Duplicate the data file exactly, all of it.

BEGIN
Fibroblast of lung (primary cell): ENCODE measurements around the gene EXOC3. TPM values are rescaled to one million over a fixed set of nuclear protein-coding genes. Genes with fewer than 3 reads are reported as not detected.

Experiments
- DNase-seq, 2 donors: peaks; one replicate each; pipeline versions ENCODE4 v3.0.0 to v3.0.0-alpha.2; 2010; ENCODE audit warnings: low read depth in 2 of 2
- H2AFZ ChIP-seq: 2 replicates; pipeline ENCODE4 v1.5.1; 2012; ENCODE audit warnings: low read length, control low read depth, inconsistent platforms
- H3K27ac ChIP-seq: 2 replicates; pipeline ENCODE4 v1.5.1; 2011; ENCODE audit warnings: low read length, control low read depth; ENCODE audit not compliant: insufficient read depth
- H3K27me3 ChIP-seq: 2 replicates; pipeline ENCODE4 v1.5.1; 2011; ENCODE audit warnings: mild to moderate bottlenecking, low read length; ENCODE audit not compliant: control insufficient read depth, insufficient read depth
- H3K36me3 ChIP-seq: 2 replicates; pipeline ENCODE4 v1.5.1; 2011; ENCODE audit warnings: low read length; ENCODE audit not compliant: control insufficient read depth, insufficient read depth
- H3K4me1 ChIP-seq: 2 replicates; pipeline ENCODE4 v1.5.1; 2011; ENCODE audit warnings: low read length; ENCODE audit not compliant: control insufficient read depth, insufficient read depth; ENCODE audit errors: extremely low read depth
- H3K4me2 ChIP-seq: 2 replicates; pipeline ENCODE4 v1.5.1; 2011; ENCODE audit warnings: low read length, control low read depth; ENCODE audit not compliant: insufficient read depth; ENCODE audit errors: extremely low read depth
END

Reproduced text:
Fibroblast of lung (primary cell): ENCODE measurements around the gene EXOC3. TPM values are rescaled to one million over a fixed set of nuclear protein-coding genes. Genes with fewer than 3 reads are reported as not detected.

Experiments
- DNase-seq, 2 donors: peaks; one replicate each; pipeline versions ENCODE4 v3.0.0 to v3.0.0-alpha.2; 2010; ENCODE audit warnings: low read depth in 2 of 2
- H2AFZ ChIP-seq: 2 replicates; pipeline ENCODE4 v1.5.1; 2012; ENCODE audit warnings: low read length, control low read depth, inconsistent platforms
- H3K27ac ChIP-seq: 2 replicates; pipeline ENCODE4 v1.5.1; 2011; ENCODE audit warnings: low read length, control low read depth; ENCODE audit not compliant: insufficient read depth
- H3K27me3 ChIP-seq: 2 replicates; pipeline ENCODE4 v1.5.1; 2011; ENCODE audit warnings: mild to moderate bottlenecking, low read length; ENCODE audit not compliant: control insufficient read depth, insufficient read depth
- H3K36me3 ChIP-seq: 2 replicates; pipeline ENCODE4 v1.5.1; 2011; ENCODE audit warnings: low read length; ENCODE audit not compliant: control insufficient read depth, insufficient read depth
- H3K4me1 ChIP-seq: 2 replicates; pipeline ENCODE4 v1.5.1; 2011; ENCODE audit warnings: low read length; ENCODE audit not compliant: control insufficient read depth, insufficient read depth; ENCODE audit errors: extremely low read depth
- H3K4me2 ChIP-seq: 2 replicates; pipeline ENCODE4 v1.5.1; 2011; ENCODE audit warnings: low read length, control low read depth; ENCODE audit not compliant: insufficient read depth; ENCODE audit errors: extremely low read depth